4-Microbiology: Bacterial Growth and Replication

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Exam 4

the process by which bacteria reproduce

binary fission

bacterial cells experience growth at specific sites, why?

so that the cell can elongate prior to division

what three things must happen in order for binary fission to occur

1. cell must grow in size
2. DNA must replicate
3. the process of division must occur

an increase in size in bacterial cells occurs only

at specific sites

in order for the cell to increase in size, what three things must happen

1. the cell wall must loosen
2. peptidoglycan must loosen
3. the plasma membrane must expand

what causes peptidoglycan to loosen?

autolysins

when a bacterial cell increases in size, to prepare for division, the plasma membrane must expand. what must be synthesized in order for this to occur

phospholipids
membrane proteins

rapidly growing bacterial cells have an increased concentration of _______ per cell

DNA

why do rapidly growing bacterial cells have an increased concentration of DNA per cell

they have more frequent initiations of replication

forms at a certain stage in bacterial cell elongation; spot where division will eventually occur

septa

a protein that plays a role in constriction of the septa allowing the bacterial cell to divide

FTS2 protein

FTS2 protein is analogous to

contractile ring of animal cells

FTS2 protein acts similar to

actin

what are the four steps in bacterial cell division

1. cell elongates; DNA is replicated
2. cell wall and plasma membrane begin to constrict
3. cross wall forms, completely separating the two DNA copies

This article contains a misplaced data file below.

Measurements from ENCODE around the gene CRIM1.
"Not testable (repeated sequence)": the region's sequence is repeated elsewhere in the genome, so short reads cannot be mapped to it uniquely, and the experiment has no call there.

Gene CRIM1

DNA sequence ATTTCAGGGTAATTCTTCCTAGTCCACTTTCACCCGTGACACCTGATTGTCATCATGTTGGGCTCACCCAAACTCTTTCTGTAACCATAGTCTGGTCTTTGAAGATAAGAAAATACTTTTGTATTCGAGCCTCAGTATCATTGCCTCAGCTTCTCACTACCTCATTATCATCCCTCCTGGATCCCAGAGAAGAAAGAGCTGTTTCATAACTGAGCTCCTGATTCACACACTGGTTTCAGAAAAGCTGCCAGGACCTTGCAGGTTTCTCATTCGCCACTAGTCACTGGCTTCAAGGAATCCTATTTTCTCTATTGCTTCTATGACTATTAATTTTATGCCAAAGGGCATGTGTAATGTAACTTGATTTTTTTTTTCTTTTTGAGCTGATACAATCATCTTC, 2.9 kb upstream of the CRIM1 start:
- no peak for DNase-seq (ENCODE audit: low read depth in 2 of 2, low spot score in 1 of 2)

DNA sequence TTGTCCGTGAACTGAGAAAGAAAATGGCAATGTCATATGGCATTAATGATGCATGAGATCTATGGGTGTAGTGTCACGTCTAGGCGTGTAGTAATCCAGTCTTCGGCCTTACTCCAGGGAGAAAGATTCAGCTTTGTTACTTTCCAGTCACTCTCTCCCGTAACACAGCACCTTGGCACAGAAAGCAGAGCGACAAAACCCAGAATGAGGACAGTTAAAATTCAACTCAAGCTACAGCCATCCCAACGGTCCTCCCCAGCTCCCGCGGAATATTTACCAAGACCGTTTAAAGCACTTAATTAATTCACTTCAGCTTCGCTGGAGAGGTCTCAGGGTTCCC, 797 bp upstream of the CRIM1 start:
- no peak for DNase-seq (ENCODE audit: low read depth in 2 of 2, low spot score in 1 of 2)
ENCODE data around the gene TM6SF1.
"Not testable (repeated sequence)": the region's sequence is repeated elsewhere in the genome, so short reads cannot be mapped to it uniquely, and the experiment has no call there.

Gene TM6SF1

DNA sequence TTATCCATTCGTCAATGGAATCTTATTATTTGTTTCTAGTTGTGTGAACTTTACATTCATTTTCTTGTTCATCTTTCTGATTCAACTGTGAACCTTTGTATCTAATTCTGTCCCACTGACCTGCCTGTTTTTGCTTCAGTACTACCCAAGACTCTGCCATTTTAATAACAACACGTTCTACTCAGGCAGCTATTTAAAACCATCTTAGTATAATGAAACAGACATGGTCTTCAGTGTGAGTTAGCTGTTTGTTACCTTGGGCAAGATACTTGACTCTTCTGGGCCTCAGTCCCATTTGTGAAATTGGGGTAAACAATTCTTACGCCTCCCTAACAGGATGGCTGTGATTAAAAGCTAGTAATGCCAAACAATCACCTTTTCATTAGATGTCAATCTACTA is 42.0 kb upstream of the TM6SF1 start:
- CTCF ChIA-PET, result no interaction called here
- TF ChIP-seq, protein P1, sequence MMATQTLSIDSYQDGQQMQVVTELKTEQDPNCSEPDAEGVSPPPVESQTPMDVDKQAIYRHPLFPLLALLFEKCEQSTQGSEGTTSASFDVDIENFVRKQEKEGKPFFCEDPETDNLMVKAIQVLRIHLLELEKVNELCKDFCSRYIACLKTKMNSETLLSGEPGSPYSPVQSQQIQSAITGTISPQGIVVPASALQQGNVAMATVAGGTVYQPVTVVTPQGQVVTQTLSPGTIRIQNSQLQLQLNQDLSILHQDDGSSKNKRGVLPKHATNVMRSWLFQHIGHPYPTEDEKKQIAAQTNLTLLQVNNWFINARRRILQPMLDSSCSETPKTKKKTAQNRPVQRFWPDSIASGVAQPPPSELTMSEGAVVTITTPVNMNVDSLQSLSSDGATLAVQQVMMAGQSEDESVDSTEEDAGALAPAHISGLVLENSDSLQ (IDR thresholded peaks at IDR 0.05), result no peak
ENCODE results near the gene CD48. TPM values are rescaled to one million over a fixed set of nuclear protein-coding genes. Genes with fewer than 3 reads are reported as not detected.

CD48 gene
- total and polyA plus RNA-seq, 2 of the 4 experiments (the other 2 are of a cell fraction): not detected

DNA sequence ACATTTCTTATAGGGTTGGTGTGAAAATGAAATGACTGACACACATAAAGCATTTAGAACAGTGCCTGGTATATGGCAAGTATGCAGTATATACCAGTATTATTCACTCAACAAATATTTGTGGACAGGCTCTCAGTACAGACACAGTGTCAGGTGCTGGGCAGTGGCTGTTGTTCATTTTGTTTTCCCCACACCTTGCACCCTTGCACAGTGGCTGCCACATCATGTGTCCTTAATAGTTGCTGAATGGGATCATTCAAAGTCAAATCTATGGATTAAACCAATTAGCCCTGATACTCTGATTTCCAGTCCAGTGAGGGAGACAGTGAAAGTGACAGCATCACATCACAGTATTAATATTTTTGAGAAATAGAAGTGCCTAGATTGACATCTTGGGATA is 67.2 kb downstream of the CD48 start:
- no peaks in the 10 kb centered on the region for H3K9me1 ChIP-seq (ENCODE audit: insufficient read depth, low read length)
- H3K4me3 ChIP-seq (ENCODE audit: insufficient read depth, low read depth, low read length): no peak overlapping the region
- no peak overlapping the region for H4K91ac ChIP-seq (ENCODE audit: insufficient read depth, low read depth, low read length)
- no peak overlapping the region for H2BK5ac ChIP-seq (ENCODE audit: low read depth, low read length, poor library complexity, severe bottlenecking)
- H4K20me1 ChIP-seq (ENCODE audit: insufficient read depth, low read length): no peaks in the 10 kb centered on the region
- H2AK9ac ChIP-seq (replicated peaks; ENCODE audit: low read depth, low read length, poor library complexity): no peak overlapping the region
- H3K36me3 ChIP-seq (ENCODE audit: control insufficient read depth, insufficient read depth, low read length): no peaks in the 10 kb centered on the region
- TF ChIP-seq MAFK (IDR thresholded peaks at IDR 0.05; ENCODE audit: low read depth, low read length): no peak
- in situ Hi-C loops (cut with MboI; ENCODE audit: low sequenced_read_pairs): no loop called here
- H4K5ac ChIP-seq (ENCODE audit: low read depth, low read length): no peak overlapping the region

4. cells separate

during the process of cell elongation, what happens to the DNA nucleoid

it gets anchored to the plasma membrane

as the bacterial cell gets bigger, what must increase?

the constituents (metabolic enzymes, RNA, etc.)

bacterial cells divide

quickly and efficiently

increases in bacterial cell numbers can be

exponential

the amount of time it takes for a cell to divide and become 2; or the amount of time it takes for a population to double

doubling/generation time

during exponential growth the number of cells

doubles each generation time

during exponential growth the log number of bacteria versus time is

linear

what is the preferred method for plotting growth number of bacteria

log number

E. coli can double itself once every ___ min.

20

what are three types of bacterial cultures

1. batch
2. continuous
3. synchronous

in this type of culture, all cells divide at the same time; all of them are at the same stage

synchronous culture

how is a synchronous culture monitored

filtration

this type of culture is difficult to monitor after 2 divisions

synchronous

what are the four phases of bacterial growth

1. lag
2. log
3. stationary
4. death

which two phases of the bacterial growth curve are exponential?

1. log
2. death

in this phase of bacterial growth we see intense activity preparing for population growth, but no increase in population

lag phase

this phase of bacterial growth is logarithmic, or exponential, and we see an increase in population

log phase

this phase of bacterial growth is a period of equilibrium in which microbial deaths balance out the production of new cells. in this phase the bacteria are running out of food and swimming in their own waste

stationary phase

in this phase of bacterial growth the population is decreasing at a logarithimic rate

death phase

what would keep a cell alive during the death phase

-formation of endospores
-formation of mini-cells (not as much needed for metabolism)

what are four ways in which we can count bacteria

1. viable plate count (serial dilution)